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NHFF Saturday Short Block 8 Tackles Difficult Social Issues

Saturday afternoon the New Hampshire Film Festival continued with a selection of diverse short films at the beautiful historic Moffat-Ladd house in downtown Portsmouth. Combining drama, comedy, documentary, and animation, the eighth block tackled serious social issues and explored the power of short films to create the atmosphere of suspense and absurdity.

The opening feature, Mrs. Drake, directed by Caitlin FitzGerald, follows Laura – a mother who is losing control of her unruly son, Jack. Honest and unapologetic, the film offers a glimpse into the most difficult moments of motherhood. Mrs. Drake stars Rachel Fowler, Ashton Jonnard, and Gabra Zackman as the title character, Jack’s icy and intimidating first grade teacher. More information available on Twitter and Facebook.


Whiskey Fist is a “what-if” satire that takes an absurd premise and runs along with it to expose gender stereotypes in the workplace. After a chance encounter with a mysterious blonde, a flamboyant male intern experiences the dramatic reversal of roles. The short film takes itself with a healthy dose of humor: an early disclaimer informed the audience Whiskey Fist entered a contest run by a national whiskey maker, but didn’t win. The short is written and directed by Gillian Wallace Horvat, starring Chase Williamson and Heather Kafka.

Whiskey Fist
Whiskey Fist

Poignant documentary I Have Something To Tell You focuses on Adrain Chesser, a photographer who was diagnosed HIV positive. Seeking refuge in his art, Chesser began shooting a series of portraits, documenting his friends’ reaction to the terrible news, each time starting with a phrase, “I have something to tell you…” Created by Ben Joyner, the film is a deeply personal story, but also a beautiful metaphor of the way art can be a quest for healing.


Echoing back to Scooby-Do, Ghostbusters and other cult favorites, The Privates is a sci-fi comedy with an eerie edge. When four friends form a band, their music has an unforeseen effect, liquefying tapes and summoning electric charges. On the brink of fame, the band must consider the possibility their next concert will burn the house down in more than one sense. Complete with goofy jumpsuits, spooky tunes, and crackling Geiger counters, The Privates is a true delight. The film stars Lilli Stein, Rachel Trachtenburg, Omar Maskati, and Alex Herrald. Dylan Allen wrote and directed the feature. For more information about The Privates please check their Facebook and Twitter accounts.


Director Adam Roffman brought a stunning documentary The Collection to the Festival and visited the screening to take questions from the audience. The film is a dedication to the lost craft of motion picture advertising – printer blocks and plates. Once used to create newspaper advertisements for virtually every movie in the United States, the blocks were replaced with new technology and might have been destroyed, if it weren’t for two friends, DJ Ginsberg and Marilyn Wagner, who bought the collection of 60,000 items for $2,000. Today its estimated value is $12-15 million. The blocks feature stunning artwork for films like Casablanca, Lolita, Bambi, Rashomon, House of Wax, and many others.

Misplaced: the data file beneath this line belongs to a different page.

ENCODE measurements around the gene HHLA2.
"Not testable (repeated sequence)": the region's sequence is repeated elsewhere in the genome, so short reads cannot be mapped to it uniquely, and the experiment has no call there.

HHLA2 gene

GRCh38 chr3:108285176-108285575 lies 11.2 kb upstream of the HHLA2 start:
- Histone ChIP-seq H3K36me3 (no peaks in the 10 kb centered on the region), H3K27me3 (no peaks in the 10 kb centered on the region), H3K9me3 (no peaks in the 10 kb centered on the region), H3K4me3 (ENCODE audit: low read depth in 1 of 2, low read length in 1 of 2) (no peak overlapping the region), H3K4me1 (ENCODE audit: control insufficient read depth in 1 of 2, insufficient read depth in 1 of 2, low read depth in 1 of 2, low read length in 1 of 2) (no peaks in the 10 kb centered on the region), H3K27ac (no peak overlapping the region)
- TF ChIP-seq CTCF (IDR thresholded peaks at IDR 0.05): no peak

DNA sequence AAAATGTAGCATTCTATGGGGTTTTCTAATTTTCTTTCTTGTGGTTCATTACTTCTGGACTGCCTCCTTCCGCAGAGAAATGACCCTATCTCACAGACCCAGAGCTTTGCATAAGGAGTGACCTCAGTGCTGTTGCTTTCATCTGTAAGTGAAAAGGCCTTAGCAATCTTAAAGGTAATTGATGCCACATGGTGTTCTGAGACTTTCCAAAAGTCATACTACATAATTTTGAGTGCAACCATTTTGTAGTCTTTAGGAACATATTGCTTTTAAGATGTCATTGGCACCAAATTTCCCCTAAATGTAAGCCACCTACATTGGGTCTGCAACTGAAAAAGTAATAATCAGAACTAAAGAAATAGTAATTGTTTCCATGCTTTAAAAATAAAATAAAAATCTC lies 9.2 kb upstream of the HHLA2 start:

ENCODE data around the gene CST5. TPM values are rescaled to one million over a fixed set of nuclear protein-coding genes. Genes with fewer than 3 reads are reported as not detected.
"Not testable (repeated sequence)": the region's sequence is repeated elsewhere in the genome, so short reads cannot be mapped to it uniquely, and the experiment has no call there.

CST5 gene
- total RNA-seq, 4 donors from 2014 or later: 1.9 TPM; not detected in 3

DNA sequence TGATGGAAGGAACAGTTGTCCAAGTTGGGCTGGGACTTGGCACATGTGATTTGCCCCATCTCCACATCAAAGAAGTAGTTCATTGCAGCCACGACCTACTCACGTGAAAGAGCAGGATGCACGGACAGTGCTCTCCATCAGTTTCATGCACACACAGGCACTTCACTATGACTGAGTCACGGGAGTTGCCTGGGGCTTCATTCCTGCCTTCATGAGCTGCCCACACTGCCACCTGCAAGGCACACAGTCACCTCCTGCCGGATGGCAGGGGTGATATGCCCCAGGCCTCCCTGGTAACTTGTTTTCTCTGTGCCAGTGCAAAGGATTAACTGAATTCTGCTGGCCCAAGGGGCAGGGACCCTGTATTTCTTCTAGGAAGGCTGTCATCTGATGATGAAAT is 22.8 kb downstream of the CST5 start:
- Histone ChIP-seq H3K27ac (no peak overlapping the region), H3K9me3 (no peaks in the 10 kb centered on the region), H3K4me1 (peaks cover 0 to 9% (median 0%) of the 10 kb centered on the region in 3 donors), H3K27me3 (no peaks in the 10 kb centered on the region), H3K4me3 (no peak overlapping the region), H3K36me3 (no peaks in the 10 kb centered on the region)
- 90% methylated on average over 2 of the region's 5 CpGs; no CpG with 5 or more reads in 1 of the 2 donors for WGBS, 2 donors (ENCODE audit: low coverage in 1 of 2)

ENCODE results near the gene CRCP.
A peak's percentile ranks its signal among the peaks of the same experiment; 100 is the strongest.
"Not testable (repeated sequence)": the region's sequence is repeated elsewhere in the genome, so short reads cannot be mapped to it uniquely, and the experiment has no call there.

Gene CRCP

The documentary encouraged many questions, one of them concerning the fate of the collection. Roffman revealed that while blocks appraise at millions of dollars, it hasn’t been easy to find a buyer. The documentary is his attempt to generate interest in the collection and to ensure it receives the place in motion picture history it deserves. After playing at 74 festivals this year, the film will be available online in January. Visit their official page on Facebook.

As a special treat for NHFF audiences, Roffman brought a few printer blocks from his own collection and stayed after the show for an informal chat.

Australian short Creswick changed the mood, sending the viewers into a secluded house in the woods where Sam (Dana Miltins) is helping her ageing father, Colin (Christian White). The house that Sam left years ago when her parents separated holds a dark and ominous presence. Creswick plays with traditional elements of a horror genre – haunting woods, a dark shed, a motion seen out of the corner of the eye. One of the most striking images in the film, however, is quite unique: the sinister, skeletal backs of chairs that Colin carves out of wood. Natalie Erika James directed and co-wrote the film with Christian White. For more information, please check the official Facebook page.


For anyone who has been trapped in the car with his or her parents, wishing for all the world to be elsewhere, The Backseat delivers eight minutes of sheer hilarity. A couple of octogenarians find their routine disrupted when their adult daughter asks for a ride to work. Joe Stankus and Ashley Connor directed from their own script. The Backseat is pitch-perfect in its details, from a glut of fridge photos, to obsessive checking of appliances before leaving the house.

The Backseat
The Backseat

The block concluded with Mountains, a psychedelic, awe-inspiring video that explores fluid lines and vibrant sound.











By Evgeniya Dame


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